Last week, a scrappy bunch of independent-minded ball players from Boston made sports history with a victory over their longtime arch-nemeses.
"There are 25 guys on this team, and that's the way we play," said Johnny Damon, the hero of the Boston Red Sox's seventh-game victory over the New York Yankees in the American League Division Championship Series.
If teamwork and camaraderie could lift the Red Sox -- known throughout the year for their eccentricities and enthusiasm for the game -- over the decidedly more corporate Yankees, perhaps there's a parallel to the longstanding battle independent retailers have waged against their own seemingly invincible rivals.
In this week's cover feature beginning on Page 14, executives from some of the nation's leading retailer-owned wholesaling cooperatives proclaim that teamwork is paying off in the supermarket business as well. Many of these co-ops -- formed through the partnerships of disparate independent food retailers -- have posted some impressive revenue gains in the last two years, scoring a figurative grand slam after the bankruptcy of leading wholesaler Fleming Cos.
Before Fleming's collapse put billions of dollars in supply contracts up for grabs, however, the retailer-owned cooperatives had already loaded the bases, so to speak:
Like the Red Sox, the co-ops are fielding teams filled with top talent. Consolidation has weeded out some of the weaker players -- both co-ops and independent retailers -- leaving only the most powerful sluggers at the plate.
The Red Sox brought in management that could get the job done, like the co-ops that have built up their businesses to the point where they are now able to attract savvy executives, observers say. These leaders have replaced territorial complacency with competitive zeal.
The Red Sox forged a solid game plan around a heavy-hitting lineup, like the co-ops that have beefed up their capital structures by changing the way they pay patronage dividends to put their members' productivity to work for the collective organization.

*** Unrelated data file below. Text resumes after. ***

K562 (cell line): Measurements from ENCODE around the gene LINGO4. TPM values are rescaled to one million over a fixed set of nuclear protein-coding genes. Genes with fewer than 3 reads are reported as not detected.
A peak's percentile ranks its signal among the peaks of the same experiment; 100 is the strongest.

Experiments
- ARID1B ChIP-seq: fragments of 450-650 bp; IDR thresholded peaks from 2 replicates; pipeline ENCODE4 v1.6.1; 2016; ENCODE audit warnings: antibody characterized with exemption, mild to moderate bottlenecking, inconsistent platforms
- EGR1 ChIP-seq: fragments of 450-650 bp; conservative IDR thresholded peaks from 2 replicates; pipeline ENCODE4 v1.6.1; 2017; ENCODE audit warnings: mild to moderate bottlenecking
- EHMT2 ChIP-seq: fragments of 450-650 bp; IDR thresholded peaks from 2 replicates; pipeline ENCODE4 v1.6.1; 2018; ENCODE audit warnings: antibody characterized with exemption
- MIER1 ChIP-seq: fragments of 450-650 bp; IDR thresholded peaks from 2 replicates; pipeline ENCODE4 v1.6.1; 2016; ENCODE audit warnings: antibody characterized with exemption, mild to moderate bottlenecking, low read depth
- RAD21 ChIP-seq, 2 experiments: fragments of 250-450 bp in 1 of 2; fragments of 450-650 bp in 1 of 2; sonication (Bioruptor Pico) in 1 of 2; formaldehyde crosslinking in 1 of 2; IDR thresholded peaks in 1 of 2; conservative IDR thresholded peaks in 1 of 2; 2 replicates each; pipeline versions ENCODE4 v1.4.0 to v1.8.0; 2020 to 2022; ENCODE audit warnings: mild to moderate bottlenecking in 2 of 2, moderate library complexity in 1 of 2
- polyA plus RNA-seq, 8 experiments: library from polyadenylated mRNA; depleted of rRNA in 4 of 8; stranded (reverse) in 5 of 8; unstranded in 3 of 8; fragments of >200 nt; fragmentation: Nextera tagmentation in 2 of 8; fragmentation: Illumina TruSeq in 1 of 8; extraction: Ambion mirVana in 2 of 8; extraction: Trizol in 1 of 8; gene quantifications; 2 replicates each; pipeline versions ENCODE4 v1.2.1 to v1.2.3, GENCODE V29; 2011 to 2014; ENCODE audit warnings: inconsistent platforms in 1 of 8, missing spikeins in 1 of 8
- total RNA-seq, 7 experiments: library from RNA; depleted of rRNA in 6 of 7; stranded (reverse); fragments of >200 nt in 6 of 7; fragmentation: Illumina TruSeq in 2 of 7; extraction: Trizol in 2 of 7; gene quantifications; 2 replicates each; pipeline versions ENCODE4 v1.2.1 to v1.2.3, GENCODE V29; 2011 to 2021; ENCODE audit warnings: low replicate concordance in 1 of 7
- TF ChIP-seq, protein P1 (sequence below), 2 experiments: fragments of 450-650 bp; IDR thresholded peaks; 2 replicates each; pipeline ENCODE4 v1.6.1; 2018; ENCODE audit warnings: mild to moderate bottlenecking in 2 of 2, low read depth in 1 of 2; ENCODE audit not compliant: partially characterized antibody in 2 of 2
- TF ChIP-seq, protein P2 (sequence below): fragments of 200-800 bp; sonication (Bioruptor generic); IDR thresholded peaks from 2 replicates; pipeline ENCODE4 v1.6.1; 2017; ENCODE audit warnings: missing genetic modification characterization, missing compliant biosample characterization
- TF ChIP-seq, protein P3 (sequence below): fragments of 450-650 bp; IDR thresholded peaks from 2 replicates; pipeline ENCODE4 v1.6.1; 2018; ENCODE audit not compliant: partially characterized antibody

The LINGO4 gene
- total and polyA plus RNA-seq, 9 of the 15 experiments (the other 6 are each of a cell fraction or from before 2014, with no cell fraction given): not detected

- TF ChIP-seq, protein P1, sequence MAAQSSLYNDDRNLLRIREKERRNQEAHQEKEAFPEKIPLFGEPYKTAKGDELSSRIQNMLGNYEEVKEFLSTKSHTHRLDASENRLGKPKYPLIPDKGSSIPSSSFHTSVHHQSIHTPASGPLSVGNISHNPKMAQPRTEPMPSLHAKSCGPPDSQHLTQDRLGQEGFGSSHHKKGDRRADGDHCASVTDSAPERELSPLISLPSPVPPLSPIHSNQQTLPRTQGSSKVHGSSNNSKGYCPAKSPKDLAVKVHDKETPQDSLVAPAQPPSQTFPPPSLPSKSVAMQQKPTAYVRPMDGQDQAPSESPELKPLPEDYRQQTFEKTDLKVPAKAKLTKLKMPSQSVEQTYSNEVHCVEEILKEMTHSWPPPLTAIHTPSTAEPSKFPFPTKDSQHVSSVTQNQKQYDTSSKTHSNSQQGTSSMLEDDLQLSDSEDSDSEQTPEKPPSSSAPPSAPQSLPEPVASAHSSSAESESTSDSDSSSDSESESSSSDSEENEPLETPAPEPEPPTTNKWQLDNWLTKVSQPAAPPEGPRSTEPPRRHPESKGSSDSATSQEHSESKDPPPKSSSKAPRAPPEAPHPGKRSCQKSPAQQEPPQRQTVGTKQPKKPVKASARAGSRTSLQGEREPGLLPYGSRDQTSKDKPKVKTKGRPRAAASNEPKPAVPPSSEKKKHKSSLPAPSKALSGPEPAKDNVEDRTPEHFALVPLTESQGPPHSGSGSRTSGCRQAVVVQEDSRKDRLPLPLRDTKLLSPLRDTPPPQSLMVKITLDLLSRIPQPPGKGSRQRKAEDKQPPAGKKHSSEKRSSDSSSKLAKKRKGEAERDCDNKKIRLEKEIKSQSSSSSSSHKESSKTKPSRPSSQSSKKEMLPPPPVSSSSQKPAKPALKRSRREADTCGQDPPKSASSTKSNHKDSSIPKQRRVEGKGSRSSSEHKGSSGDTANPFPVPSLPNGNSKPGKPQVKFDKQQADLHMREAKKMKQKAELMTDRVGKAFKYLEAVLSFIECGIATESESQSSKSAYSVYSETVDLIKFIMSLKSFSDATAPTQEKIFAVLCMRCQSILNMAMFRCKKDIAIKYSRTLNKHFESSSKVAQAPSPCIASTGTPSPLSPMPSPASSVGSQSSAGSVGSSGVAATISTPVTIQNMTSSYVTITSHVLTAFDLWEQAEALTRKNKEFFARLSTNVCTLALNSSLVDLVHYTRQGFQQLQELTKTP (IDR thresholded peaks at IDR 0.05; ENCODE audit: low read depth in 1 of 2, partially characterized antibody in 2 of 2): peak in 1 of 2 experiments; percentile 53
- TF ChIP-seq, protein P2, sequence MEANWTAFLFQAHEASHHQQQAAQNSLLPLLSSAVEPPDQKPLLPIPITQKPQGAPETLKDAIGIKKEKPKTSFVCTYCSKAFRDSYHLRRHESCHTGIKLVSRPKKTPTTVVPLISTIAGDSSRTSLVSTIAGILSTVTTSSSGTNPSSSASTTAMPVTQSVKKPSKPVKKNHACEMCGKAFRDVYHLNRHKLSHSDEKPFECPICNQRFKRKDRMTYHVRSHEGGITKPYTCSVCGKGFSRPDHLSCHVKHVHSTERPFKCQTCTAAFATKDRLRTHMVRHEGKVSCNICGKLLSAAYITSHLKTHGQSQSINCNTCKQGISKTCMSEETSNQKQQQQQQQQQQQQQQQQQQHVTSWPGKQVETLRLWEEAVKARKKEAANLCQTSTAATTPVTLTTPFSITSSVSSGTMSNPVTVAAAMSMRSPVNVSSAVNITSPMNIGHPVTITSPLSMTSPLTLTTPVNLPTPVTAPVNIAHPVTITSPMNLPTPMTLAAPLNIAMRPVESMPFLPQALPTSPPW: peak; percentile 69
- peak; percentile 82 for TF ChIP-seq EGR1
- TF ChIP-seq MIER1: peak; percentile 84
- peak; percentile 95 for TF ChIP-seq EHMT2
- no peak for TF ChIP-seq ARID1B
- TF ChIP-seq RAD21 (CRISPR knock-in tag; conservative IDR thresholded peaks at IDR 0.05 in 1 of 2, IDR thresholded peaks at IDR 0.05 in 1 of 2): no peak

Evidence of the strength of retailer-owned cooperatives can be seen around the country. In Yankee-land, Wakefern grinds out victory after victory with its co-op network of ShopRite stores, forcing its rivals to play constant defense. In the Midwest, Associated Wholesale Grocers pulled off a quadruple steal last year with its acquisition of four warehouses that had been owned by Fleming.
In the South, co-ops like Associated Grocers of Baton Rouge, La., and Associated Grocers of Florida both added to their line-ups with the addition of former Fleming customers and facilities. Others like Affiliated Food Stores of Salt Lake City did the same out West.
Like the Red Sox, independent supermarkets and the co-ops they own still have games to play, however. Some of the retailer-owned wholesalers are struggling, and observers predict further consolidation in that segment of the industry.
In addition, cooperatives weren't the only wholesalers to benefit from the departure of Fleming. Companies like Supervalu, Minneapolis, and C&S Wholesale Grocers, Keene, N.H., also bolstered their rosters, and they remain rivals to the retailer-owned co-ops in many markets.
While the big victories may not come in every contest, the co-ops have proved that at least they belong in the game.